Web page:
It’s moving backwards in time, and it’s getting a new name. This is Dumbfounding Design, the new Three Tip Burst. Rather than providing tips for games, something I can do with impunity, I thought I’d examine some of the industry’s most popular design choices. They might either be good or bad, useful or annoying. Either way, I’m going to give an example of where they work, and another where they don’t, then explain why. In great detail. Because that’s what I do.
So. The quick time event.
As if the title didn’t tell you enough.
The basic concept goes back to gaming’s roots. In side scrollers where you absolutely must keep moving, the QTE is a survival necessity. Pressing A to jump into a Sonic, a Mega Man, or a Super Mario was technically a quick time event in the simplest sense. The one most recognizable feature that defines QTE’s — the on-screen notification — was of course absent.
Without going into the history of the QTE, I’ll simply go where you are waiting for me to go: God of War. While the quick time event wasn’t GoW’s invention. The huge button-in-the-middle-of-the-screen thing wasn’t new either. Instead, it was Kratos’s explosion of popularity and the game’s overall quality that allowed the QTE to slide by, a constant but tolerable nuisance in a great title.
The problems with success in a creative medium are legion, but one of the most systemic is the occurrence of copycatting. And boy, are there some bad copycats out there. I won’t name them, but I’m sure you can think up some real “winners” in this category.
The rampant use of QTE’s following the GoW series’s success has invariably lead to the concept’s almost universal hatred, at least from the public. It still pops up in games because, for some reason, developers don’t yet know how to do certain sequences any other way. Either that, or they’re too lazy or too rushed for time to do anything more.
Okay, Xiant, but were they ever a good thing?
A good thing? Probably not. While the QTE is an attempt to keep the player engaged in an otherwise cinematic moment, its actual use in most games is sporadic. If you’re going to do something, do it big and do it often. GoW got it right in that respect, so that’s what I’ll focus on.
From the first fight with the Hydra in the original God of War, the game shows you its completely unabashed reliance on the mechanic. It makes no apologies about the constant slew of QTEs. You even use them in minor skirmishes with Medusas, skeletons, and other enemies. However, unlike most QTEs in games, God of War doesn’t make you press square to not die. Instead, it takes the correct approach.
Press square to be a total fucking badass.
I can count on two hands the number of times I had to mash my square button to keep Kratos from being crushed. I cannot count, on the other hand, the number of times I pressed square to pull a gorgon’s head from its shoulders, score some sweet tail, or put out the eyes of a deity by pressing buttons at the right time.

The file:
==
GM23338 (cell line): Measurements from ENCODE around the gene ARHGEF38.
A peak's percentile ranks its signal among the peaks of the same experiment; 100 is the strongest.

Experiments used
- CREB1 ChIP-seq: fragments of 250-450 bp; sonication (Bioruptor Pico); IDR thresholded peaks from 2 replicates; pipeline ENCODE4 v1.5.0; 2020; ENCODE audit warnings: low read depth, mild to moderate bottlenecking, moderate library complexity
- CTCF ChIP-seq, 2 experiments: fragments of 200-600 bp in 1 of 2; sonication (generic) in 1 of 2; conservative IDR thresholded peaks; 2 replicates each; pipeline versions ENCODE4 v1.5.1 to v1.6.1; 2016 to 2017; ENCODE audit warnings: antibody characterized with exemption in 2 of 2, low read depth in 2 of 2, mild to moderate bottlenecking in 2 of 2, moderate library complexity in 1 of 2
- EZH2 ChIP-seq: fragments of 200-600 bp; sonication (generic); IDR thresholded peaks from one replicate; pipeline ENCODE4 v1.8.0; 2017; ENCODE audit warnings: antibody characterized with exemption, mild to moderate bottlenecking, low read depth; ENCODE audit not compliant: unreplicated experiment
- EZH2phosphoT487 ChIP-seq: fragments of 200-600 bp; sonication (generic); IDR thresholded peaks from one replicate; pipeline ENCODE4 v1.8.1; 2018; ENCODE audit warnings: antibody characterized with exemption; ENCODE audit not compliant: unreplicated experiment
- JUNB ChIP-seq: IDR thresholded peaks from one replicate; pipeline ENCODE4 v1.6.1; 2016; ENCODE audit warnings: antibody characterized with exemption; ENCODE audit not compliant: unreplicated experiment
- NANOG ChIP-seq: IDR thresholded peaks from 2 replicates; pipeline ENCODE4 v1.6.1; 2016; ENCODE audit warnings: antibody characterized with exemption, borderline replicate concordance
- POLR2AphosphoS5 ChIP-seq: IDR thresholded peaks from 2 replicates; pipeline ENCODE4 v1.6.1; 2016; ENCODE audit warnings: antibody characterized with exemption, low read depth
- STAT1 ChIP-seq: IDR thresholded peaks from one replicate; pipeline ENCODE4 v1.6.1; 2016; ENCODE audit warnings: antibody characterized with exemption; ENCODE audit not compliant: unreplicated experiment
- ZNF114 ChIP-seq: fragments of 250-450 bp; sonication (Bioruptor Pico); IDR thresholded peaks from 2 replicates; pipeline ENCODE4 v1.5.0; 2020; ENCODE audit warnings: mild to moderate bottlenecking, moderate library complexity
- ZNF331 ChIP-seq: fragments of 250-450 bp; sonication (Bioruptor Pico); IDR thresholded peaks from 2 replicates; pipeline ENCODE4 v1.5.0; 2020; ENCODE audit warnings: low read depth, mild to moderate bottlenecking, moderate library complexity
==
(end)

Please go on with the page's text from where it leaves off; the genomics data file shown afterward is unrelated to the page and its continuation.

There will be those who argue that there must be a better way of doing it, even doing right like God of War does. I would agree. The creativity of the industry’s best will, I’m sure, come up with something. However, time constraints, the limitation of controllers (and keyboards), and the QTE’s ease of implementation all assist in prolonging their use. Am I asking you to accept them at all times? No, not at all. When used correctly, the enrich the experience and make you the player feel powerful. But even at those time, I find them tolerable at best.
And now the fun part.
In the few days I’ve spent considering the quick time event, I couldn’t come up with any examples of games that did QTE’s as well as God of War. The Uncharted series attempts to, and sometimes comes close. The prime offenders, though, are first person shooters, and today’s bloody sacrifice is my favorite series: Battlefield. More specifically, Battlefield 3’s single player. I’ve argued against it once before, but I want to talk more completely about why BF3’s specific type of event is so poorly designed.
First and most damning is the random times the notifications pop up. And this is not isolated to BF3. Unlike God of War, BF3 and shooters like it put quick time events at times where only quick reaction time and even a little trial and error can save you.
While controlling Kratos, you know and expect a new event every couple minutes, so your thumb’s all set to mash or turn the control stick in the proper direction. Many sequences in BF3 are exactly what make the quick time event a pejorative design decision. You don’t press the right key at just the right time, you’re dead, or the bomb goes off, or whatever. In any event, the game requires the player to restart from the last checkpoint. And since most games have bad checkpoint timing, you’ll be doing this sequence of QTE’s and several before it, equally as poorly designed.
But like I mentioned in the linked post, BF3 is by far the worst offender I can think of. Not because of implementation, but because of context. DICE touted their game as being “war and all that represents,” yet here we are pressing keys to punch a guy. I was almost willing to forgive them until I had to press E to not nuke New Fucking York. Give me something more substantial if I’m going to stop a nuke please. Seriously. Give me an epic gun battle, give me the ability to move with WASD or the control sticks, give me something.
Something that isn’t, “Press E to avoid the largest catastrophe in US history.”